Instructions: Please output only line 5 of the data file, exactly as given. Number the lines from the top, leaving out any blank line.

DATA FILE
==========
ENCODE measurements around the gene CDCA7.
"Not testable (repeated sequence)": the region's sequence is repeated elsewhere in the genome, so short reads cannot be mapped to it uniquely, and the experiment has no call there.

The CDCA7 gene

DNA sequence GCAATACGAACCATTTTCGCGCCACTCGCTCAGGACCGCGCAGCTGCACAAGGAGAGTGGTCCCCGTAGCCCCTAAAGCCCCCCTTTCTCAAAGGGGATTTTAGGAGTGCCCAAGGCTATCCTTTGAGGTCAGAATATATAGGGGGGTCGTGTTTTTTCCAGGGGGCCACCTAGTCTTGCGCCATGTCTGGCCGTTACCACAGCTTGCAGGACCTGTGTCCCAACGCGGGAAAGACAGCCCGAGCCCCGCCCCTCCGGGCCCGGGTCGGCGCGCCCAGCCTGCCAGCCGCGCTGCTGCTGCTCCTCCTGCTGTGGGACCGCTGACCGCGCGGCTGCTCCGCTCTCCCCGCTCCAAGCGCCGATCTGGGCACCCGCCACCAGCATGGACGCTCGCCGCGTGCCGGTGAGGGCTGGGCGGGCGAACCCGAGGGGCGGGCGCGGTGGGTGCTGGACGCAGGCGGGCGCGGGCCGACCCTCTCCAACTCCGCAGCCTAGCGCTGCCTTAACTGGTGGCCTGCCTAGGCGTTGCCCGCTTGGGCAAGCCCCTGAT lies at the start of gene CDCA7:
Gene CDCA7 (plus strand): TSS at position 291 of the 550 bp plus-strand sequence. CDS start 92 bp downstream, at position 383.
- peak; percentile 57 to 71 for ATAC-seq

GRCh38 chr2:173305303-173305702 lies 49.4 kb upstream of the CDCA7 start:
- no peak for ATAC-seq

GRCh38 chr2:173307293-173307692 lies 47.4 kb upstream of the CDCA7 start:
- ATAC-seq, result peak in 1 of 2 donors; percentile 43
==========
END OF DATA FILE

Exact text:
Gene CDCA7 (plus strand): TSS at position 291 of the 550 bp plus-strand sequence. CDS start 92 bp downstream, at position 383.